"Once these requirements and capabilities are established, C²I² Systems concludes that, in the present timeframe, the system network solution reduces to the employment of the FDDI in a dual- or quad-redundant topology operating over multimode fibre optic media. FDDI in a dual-redundant configuration exhibits excellent scalability from small implementations to large, making its potential application domain extensive."
Young says that while FDDI will support present real-time systems designs, those of the future will require much higher performance networks.
In the medium term, throughputs of some 600 Mbits-1 are likely to be required by real-time control systems, in the long term throughputs of some 3 Gbits-1 are likely to be required, escalating to 10 Gbits-1 in the very long term.
Young predicts the Protocol Engineer will gain a new lease on life when high data rates start finding application outside the network backbone.
"While dedicated and optimised protocol processors may not be required for data transfer rates of up to 100 Mbits-1, general purpose processors will almost certainly be unable to cope with gigabit data rates," he says.
ATM is a technology being supported by many players, many with their own vested interests, as the standard next generation high-speed network.
Young contends this will not be realised in the short to medium term for three reasons; the complexity of the technology, the cost of ATM switching equipment and the lack of major progress to date in the standardisation effort.
Due to the extensive interest in ATM, both academic and financial, Young says it will become the standard high speed network in three to 10 years. It will initially be appropriate and find application in WAN and MAN topologies, mainly public networks, and this will initially be at speeds in the range of 622 to 2 048 Mbits-1.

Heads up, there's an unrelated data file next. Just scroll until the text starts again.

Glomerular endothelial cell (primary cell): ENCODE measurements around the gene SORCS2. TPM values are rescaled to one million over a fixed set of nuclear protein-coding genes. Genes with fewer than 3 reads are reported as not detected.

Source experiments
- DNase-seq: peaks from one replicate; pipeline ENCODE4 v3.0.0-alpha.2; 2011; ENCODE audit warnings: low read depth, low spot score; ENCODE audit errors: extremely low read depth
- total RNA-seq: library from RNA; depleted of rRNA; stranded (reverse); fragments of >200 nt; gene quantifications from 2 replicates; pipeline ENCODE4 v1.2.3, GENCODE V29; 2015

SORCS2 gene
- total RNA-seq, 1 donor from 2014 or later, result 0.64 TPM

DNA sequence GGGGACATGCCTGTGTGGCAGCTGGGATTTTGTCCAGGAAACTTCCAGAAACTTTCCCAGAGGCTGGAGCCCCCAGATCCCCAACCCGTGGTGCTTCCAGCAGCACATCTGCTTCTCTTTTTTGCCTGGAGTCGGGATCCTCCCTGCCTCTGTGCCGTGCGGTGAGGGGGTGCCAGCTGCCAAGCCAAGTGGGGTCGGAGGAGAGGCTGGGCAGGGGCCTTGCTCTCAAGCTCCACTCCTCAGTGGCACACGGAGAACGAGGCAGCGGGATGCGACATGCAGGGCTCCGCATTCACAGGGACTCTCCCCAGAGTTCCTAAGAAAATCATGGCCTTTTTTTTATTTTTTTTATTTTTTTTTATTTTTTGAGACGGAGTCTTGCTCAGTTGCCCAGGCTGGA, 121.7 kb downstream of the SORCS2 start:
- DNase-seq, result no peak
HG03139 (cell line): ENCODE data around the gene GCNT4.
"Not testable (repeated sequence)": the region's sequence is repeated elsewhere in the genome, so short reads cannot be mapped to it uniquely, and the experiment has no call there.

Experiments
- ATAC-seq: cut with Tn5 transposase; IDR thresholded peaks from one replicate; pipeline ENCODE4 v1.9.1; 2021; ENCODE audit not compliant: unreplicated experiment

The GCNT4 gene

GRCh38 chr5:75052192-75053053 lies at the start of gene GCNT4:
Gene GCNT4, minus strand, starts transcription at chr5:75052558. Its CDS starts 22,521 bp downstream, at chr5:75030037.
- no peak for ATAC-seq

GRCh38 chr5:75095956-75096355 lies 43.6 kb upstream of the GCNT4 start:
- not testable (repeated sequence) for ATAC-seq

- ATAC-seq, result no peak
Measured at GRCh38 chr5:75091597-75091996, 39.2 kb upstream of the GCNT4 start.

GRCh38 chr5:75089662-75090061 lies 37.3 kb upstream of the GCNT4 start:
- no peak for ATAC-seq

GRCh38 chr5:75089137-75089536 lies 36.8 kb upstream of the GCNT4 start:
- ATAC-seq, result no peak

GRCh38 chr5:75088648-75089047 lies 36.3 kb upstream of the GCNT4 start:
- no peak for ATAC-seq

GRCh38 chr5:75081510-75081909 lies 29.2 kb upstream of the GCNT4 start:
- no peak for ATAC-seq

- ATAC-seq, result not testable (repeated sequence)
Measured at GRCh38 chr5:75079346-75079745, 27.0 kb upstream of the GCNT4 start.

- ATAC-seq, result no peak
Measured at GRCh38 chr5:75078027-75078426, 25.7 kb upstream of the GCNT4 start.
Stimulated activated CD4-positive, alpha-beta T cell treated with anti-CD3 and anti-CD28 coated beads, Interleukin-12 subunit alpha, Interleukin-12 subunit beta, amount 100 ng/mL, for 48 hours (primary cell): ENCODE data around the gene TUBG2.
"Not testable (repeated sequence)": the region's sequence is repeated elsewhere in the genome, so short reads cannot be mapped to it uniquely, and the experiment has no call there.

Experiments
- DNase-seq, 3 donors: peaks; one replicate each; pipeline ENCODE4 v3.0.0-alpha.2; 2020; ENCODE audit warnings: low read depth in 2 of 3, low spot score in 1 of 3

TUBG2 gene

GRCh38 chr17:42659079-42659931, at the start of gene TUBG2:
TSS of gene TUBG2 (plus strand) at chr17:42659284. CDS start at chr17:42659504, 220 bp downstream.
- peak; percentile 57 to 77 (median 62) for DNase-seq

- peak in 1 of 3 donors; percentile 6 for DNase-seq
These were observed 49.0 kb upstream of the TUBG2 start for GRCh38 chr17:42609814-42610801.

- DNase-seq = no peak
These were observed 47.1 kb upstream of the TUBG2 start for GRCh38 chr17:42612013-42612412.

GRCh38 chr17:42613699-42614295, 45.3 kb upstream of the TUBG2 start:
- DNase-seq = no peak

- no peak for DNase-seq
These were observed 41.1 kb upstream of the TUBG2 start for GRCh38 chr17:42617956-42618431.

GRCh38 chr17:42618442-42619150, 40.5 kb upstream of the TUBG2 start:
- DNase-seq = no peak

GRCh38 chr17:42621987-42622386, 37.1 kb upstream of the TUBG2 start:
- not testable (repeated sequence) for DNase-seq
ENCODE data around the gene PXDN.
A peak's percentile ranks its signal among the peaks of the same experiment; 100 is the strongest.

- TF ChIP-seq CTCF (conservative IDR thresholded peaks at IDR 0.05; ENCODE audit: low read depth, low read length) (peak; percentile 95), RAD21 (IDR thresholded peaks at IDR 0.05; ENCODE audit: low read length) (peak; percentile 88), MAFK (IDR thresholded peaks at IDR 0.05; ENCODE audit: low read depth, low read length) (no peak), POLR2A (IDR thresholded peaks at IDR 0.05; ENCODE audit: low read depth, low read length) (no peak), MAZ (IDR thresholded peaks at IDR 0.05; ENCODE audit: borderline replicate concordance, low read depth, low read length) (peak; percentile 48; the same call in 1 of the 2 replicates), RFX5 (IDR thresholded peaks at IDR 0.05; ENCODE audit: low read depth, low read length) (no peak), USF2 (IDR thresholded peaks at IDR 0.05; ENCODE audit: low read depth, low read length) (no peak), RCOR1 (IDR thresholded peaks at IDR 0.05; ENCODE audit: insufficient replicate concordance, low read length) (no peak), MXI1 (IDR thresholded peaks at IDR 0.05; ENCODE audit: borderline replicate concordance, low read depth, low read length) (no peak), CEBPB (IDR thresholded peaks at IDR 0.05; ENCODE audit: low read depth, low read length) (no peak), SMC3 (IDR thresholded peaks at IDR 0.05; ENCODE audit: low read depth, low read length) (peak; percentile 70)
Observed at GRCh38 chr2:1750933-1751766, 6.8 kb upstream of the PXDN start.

"But, ATM does not intrinsically provide fault tolerance (compared to FDDI dual counter-rotating ring). Special techniques will have to be employed to achieve fault-tolerance. This is not likely to be without considerable cost. ATM also provides no error control over payload data. This may be a limiting factor for very low latency transfers which require complete integrity.
"The current maturity of ATM standards and technology does not support the present implementation of mission-critical, real-time systems.
"Despite the above limitations, ATM has definite advantages in multimedia application due to its high bandwidth and low latency," he says.
Fibre Channel (FC) refers to a set of standards under development by the ANSI Fibre Channel committe, X3T9.3. Fibre Channel specifies a high-speed serial data channel that can connect nodes point-to-point or through a switch or a switch network (switch fabric). FC was initially conceived as a peripheral interconnect channel, but its definition has developed such that it could support the construction of high performance local area networks.
FC supports a number of different link options, from shielded twisted pair supporting 200 Mbits-1 over 50 m and up to singlemode fibre supporting 800 Mbits-1 over 10 km.
"Fibre Channel is a very flexible and high performance network technology. It is a definite contender for next generation systems, including real-time, mission-critical applications. However, only the lower speed (100 Mbits-1) versions of FC are presently mature enough for immediate implementation.
"While the ATM versus FDDI debate will continue furiously for a few years, common sense will dictate that the majority of network managers will match their current and future applications to the technology which supports it more fully today and which allows for an upgrade path.
"And network managers electing FDDI can rest assured in the knowledge that many vendors of FDDI are planning strategies to allow smooth transitions to ATM and Fibre Channel in the future when they are standardised and accepted by the commercial market place," concludes Young.